# How to calculate confidence intervals for linear mixed effects models when default methods with default settings fail?

I have a simple linear model describing a set of straight lines and would like to estimate confidence intervals for the parameters and the covariance matrix describing the hidden parameters. First attempts using linear mixed effects models as implemented in R using default options failed.

The confidence intervals coud be calculated but the coverage of the 90% confidence intervals was, in general, too small. Instead of having 10% of the confidence intervals that did not include the correct value of the parameters, about 20% did not include the correct values. This was despite quite lengthy calculation times that were required to determine the confidence intervals.

How can one improve upon this???

The remainder of the question desribe the model and attempts at getting the confidence intervals using bootstrap.

### The model

A model is considered with response variable $y_{i,j}$. The model has three parameters: $\theta_{0}$, an offset, $\theta_{1}$, a slope, and $\theta_{2}$ a factor for the explanatory variable $X_i$. There are two hidden variables $\epsilon_{0,i}$ and $\epsilon_{1,i}$ on the offset and the slope, and there is a residual error, $\epsilon_{2,i,j}$. The model can be written as

$$y_{i,j} = \theta_{0} + \theta_{1} * t_j + \theta_{2} * x_i + \epsilon_{0,i} + \epsilon_{1,i} * t_j + \epsilon_{2,i,j}$$

with the residual error defined by

$$\epsilon_{2,i,j} \sim \mathrm{Norm}(0,vr)$$

and the hidden parameters described by

$$\left( \begin{array}{c} \epsilon_{0,i}\\ \epsilon_{1,i}\\ \end{array} \right) \sim \mathrm{Norm}(0,\mathbf{V})$$.

The aim is to estimate with confidence intervals the parameters, $\theta_{0}$, $\theta_{1}$, $\theta_{2}$, the variance of the resifual error, $vr$, and the 2-dimensional covariance matrix, $\mathbf{V}$, of the hidden effects.

### Example

The model was evaluated setting the parameters to 1, the covariance matrix to a unit matrix, and the standard deviation of the residual error to 0.1. The explanatory variable was set to $x = \{2,4,6,8,10\}$, and the time variable to $t = \{1,2,3,4,5\}$.
Data was simulated repeatedly and then analyzed using the lmer and confint commands of the lme4 package with bootstrap to determine the confidence intervals. The commands used were

m1 <- lmer(V3~1+V1+V4+(1+V1|V2),data=dat2)

ci <- confint(m1,method="boot",level=0.9)


Full code is provided below. Using these settings the confidence intervals coud be calculated but the coverage was, in general, too small. Instead of having 10% of the confidence intervals that did not include the correct value of the parameters, about 20% did not include the correct values. This was despite quite lengthy calculation times that were required to determine the confidence intervals.

How can one improve upon this???

### Full code

require(lme4)

set.seed(123)

# set 'true' values of parameters
vp<-c(.sig01=1,.sig02=0,.sig03=1,.sigma=0.1,"(Intercept)"=0,V1=0,V4=1)

# setup counts to evaluate error rates
cnts<-rep(0,length(vp))

# simulate data, determine CI, compare to 'true' values
ni<-200
it<-0
for(i in 1:ni) {
cat(i)
ns<-5 # number of subjects
np<-3 # parameters per subject
subj <- matrix(NA,ns,np)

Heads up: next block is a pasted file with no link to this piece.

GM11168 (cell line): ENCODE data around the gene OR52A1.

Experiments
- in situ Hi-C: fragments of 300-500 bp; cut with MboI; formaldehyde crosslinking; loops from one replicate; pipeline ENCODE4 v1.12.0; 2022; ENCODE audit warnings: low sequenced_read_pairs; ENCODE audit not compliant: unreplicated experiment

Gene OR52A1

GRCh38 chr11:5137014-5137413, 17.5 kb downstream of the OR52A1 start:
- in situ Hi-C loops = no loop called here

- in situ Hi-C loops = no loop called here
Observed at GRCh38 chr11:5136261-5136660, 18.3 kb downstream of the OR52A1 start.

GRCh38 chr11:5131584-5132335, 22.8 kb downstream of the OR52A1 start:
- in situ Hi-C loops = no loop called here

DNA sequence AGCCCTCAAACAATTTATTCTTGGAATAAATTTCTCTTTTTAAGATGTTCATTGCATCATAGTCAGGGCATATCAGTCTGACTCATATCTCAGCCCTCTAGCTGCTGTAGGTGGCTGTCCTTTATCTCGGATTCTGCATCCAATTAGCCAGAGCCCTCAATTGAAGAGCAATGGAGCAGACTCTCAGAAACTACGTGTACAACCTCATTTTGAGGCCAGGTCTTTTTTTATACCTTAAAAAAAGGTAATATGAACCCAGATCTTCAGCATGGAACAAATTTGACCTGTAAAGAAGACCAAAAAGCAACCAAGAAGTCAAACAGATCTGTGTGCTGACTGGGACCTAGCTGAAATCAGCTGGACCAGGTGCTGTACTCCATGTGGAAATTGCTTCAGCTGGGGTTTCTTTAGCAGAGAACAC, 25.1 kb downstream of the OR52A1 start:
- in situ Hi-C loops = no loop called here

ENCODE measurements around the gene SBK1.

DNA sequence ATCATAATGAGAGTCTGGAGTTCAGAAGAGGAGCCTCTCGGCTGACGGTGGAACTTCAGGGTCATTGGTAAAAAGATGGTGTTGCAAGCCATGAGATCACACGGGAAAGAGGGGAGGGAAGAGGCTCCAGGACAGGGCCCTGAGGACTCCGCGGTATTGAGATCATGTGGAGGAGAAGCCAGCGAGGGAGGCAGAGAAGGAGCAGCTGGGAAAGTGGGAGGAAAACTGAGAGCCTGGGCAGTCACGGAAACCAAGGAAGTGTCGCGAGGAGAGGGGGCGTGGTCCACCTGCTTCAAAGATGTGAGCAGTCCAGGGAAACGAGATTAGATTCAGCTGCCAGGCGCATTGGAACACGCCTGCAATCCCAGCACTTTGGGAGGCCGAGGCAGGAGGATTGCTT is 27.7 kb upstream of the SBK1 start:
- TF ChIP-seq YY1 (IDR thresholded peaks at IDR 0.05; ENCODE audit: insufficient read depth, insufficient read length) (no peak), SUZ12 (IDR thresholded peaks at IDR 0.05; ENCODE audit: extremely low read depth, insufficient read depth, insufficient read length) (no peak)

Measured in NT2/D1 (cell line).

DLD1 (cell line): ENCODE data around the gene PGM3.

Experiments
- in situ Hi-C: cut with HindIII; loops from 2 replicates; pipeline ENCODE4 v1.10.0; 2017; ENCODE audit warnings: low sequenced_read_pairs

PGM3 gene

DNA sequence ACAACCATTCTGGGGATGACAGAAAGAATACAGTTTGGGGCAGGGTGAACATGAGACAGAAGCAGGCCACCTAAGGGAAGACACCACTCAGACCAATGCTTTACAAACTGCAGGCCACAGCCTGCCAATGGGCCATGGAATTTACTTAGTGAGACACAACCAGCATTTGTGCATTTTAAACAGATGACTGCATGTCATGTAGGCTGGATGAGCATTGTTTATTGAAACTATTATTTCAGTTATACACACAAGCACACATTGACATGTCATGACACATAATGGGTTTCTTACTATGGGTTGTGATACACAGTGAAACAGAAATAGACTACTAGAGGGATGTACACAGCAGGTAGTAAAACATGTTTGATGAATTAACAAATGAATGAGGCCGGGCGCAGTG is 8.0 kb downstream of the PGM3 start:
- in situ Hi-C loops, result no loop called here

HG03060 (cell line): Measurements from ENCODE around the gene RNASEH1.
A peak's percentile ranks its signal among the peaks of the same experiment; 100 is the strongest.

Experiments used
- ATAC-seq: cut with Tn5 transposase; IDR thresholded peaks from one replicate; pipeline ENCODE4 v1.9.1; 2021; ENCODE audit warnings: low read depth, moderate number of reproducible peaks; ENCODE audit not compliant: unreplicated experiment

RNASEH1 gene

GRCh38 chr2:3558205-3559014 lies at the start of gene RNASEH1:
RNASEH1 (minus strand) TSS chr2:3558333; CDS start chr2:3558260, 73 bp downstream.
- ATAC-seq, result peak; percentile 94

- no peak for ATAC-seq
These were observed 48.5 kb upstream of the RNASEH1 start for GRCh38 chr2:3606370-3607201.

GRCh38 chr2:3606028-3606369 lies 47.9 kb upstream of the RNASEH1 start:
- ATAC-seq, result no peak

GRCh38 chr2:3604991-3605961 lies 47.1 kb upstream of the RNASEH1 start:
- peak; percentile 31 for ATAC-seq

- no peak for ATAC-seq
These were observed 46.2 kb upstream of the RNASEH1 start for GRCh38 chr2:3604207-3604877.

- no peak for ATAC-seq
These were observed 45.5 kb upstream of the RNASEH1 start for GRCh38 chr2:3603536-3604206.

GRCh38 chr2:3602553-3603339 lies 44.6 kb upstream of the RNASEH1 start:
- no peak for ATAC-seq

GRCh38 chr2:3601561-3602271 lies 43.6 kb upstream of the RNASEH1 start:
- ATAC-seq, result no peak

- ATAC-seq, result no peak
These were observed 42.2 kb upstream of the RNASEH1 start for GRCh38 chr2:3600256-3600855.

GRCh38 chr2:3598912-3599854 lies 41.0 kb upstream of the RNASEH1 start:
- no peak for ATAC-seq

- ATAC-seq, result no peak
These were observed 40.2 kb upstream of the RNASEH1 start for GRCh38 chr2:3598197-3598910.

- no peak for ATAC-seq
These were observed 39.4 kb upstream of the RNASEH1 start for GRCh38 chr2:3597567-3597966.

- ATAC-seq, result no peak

subj[,1] <- rnorm(ns,vp["(Intercept)"],vp[".sig01"])
subj[,2] <- rnorm(ns,vp["V1"],vp[".sig03"])
subj[,3] <- (1:5)*2

dx<-1:5
nm<-length(dx)

dat1<-matrix(NA,ns*nm,4)
dat1[,1]<-dx
dat1[,2]<-sort(rep(1:ns,nm))
dat1[,4]<-subj[dat1[,2],3]
dat1[,3]<-subj[dat1[,2],1] + dat1[,1]*subj[dat1[,2],2] + vp["V4"]*dat1[,4] + rnorm(ns*nm,0,vp[".sigma"])

dat2 <- as.data.frame(dat1)

try({
m1 <- lmer(V3~1+V1+V4+(1+V1|V2),data=dat2)
ci <- confint(m1,method="boot",level=0.9)
cnts<-cnts+(ci[,1]<=vp&ci[,2]>=vp)
it <- it+1
})

}


### Results of executing the code

print(cnts/it)


Except for the residual error .sigma, the coverage is too low, with some of the parameters, e.g., V4, having a coverage of 70% instead of 90%.

##      .sig01      .sig02      .sig03      .sigma (Intercept)          V1
##   0.8131313   0.7424242   0.7929293   0.8939394   0.7323232   0.8383838
##          V4
##   0.7070707


This seems to be a challenging question. Having asked it some time ago, it remained unanswered as tumbleweed and got finally removed. The manuscript cited below makes progress on the question, the proposed method could deal with the question; an efficient implementation is still missing.

Key elements are

• An efficient integration method for repeated calculation of statistical integrals for a set of hypotheses (e.g., p-values, confidence intervals) using importance sampling
• Introduction of pointwise mutual information as an efficient test statistics that was shown to be optimal under certain conditions.
• Eliminating the need for complex minimax optimizations by demonstrating that priors may be used to derive loss functions, rather than trying to determine optimal minimax priors given the loss function.

The proposed approach has a few fringe benefits:

• The proposed test statistics (point wise mutual information) can be used for frequentist and Bayesian inference and results in consistent confidence intervals and credible intervals.
• The proposed approach is entirely based on the Likelihood function
• It includes a generic proposal on how to use prior information for frequentist tests.

Still missing is an efficient implementation of marginalization.

Ref: Using prior knowledge in frequentist tests. figshare. https://doi.org/10.6084/m9.figshare.4819597.v3